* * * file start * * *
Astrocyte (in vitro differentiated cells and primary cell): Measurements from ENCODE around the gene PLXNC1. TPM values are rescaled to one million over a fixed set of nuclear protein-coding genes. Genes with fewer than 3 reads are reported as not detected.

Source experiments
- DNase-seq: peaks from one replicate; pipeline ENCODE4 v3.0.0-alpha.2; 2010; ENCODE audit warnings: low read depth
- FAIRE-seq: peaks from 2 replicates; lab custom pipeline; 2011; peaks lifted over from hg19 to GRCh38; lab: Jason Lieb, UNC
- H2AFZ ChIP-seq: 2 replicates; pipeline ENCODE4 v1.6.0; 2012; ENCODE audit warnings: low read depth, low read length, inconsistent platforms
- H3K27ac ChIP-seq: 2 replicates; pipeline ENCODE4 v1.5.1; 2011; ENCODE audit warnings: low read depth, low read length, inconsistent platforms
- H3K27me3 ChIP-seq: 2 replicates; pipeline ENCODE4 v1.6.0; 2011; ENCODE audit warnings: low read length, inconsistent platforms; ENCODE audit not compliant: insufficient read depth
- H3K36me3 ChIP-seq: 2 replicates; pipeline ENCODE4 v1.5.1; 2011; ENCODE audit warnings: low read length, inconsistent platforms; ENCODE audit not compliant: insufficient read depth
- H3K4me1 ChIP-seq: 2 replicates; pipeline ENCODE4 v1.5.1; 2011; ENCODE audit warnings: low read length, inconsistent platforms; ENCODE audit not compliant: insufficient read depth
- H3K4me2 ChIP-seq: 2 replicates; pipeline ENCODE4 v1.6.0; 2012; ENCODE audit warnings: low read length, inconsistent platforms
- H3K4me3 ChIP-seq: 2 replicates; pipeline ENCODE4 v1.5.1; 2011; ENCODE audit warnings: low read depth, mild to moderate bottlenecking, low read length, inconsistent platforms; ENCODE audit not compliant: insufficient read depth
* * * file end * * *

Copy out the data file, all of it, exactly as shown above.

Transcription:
Astrocyte (in vitro differentiated cells and primary cell): Measurements from ENCODE around the gene PLXNC1. TPM values are rescaled to one million over a fixed set of nuclear protein-coding genes. Genes with fewer than 3 reads are reported as not detected.

Source experiments
- DNase-seq: peaks from one replicate; pipeline ENCODE4 v3.0.0-alpha.2; 2010; ENCODE audit warnings: low read depth
- FAIRE-seq: peaks from 2 replicates; lab custom pipeline; 2011; peaks lifted over from hg19 to GRCh38; lab: Jason Lieb, UNC
- H2AFZ ChIP-seq: 2 replicates; pipeline ENCODE4 v1.6.0; 2012; ENCODE audit warnings: low read depth, low read length, inconsistent platforms
- H3K27ac ChIP-seq: 2 replicates; pipeline ENCODE4 v1.5.1; 2011; ENCODE audit warnings: low read depth, low read length, inconsistent platforms
- H3K27me3 ChIP-seq: 2 replicates; pipeline ENCODE4 v1.6.0; 2011; ENCODE audit warnings: low read length, inconsistent platforms; ENCODE audit not compliant: insufficient read depth
- H3K36me3 ChIP-seq: 2 replicates; pipeline ENCODE4 v1.5.1; 2011; ENCODE audit warnings: low read length, inconsistent platforms; ENCODE audit not compliant: insufficient read depth
- H3K4me1 ChIP-seq: 2 replicates; pipeline ENCODE4 v1.5.1; 2011; ENCODE audit warnings: low read length, inconsistent platforms; ENCODE audit not compliant: insufficient read depth
- H3K4me2 ChIP-seq: 2 replicates; pipeline ENCODE4 v1.6.0; 2012; ENCODE audit warnings: low read length, inconsistent platforms
- H3K4me3 ChIP-seq: 2 replicates; pipeline ENCODE4 v1.5.1; 2011; ENCODE audit warnings: low read depth, mild to moderate bottlenecking, low read length, inconsistent platforms; ENCODE audit not compliant: insufficient read depth